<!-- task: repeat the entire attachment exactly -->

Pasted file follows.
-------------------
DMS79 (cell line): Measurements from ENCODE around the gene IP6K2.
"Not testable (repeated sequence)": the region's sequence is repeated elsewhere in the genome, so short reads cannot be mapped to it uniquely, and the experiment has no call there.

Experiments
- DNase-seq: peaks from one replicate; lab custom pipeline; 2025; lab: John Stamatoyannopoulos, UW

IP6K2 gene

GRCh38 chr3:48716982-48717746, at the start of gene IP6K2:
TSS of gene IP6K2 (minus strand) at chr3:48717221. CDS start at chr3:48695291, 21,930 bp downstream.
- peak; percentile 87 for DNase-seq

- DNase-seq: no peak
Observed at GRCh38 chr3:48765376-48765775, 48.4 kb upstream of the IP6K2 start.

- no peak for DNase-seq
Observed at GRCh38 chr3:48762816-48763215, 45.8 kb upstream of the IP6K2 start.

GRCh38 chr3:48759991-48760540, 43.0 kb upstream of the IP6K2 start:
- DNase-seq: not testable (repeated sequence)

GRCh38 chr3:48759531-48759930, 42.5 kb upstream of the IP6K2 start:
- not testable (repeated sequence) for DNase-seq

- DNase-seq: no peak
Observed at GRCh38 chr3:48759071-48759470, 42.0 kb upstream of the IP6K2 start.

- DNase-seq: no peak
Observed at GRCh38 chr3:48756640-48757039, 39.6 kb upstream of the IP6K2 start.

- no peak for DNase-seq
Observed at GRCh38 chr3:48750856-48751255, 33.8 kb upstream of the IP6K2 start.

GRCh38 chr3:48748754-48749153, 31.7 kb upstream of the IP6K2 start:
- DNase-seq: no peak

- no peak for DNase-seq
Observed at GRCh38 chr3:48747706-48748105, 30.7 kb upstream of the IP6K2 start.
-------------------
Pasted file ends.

DMS79 (cell line): Measurements from ENCODE around the gene IP6K2.
"Not testable (repeated sequence)": the region's sequence is repeated elsewhere in the genome, so short reads cannot be mapped to it uniquely, and the experiment has no call there.

Experiments
- DNase-seq: peaks from one replicate; lab custom pipeline; 2025; lab: John Stamatoyannopoulos, UW

IP6K2 gene

GRCh38 chr3:48716982-48717746, at the start of gene IP6K2:
TSS of gene IP6K2 (minus strand) at chr3:48717221. CDS start at chr3:48695291, 21,930 bp downstream.
- peak; percentile 87 for DNase-seq

- DNase-seq: no peak
Observed at GRCh38 chr3:48765376-48765775, 48.4 kb upstream of the IP6K2 start.

- no peak for DNase-seq
Observed at GRCh38 chr3:48762816-48763215, 45.8 kb upstream of the IP6K2 start.

GRCh38 chr3:48759991-48760540, 43.0 kb upstream of the IP6K2 start:
- DNase-seq: not testable (repeated sequence)

GRCh38 chr3:48759531-48759930, 42.5 kb upstream of the IP6K2 start:
- not testable (repeated sequence) for DNase-seq

- DNase-seq: no peak
Observed at GRCh38 chr3:48759071-48759470, 42.0 kb upstream of the IP6K2 start.

- DNase-seq: no peak
Observed at GRCh38 chr3:48756640-48757039, 39.6 kb upstream of the IP6K2 start.

- no peak for DNase-seq
Observed at GRCh38 chr3:48750856-48751255, 33.8 kb upstream of the IP6K2 start.

GRCh38 chr3:48748754-48749153, 31.7 kb upstream of the IP6K2 start:
- DNase-seq: no peak

- no peak for DNase-seq
Observed at GRCh38 chr3:48747706-48748105, 30.7 kb upstream of the IP6K2 start.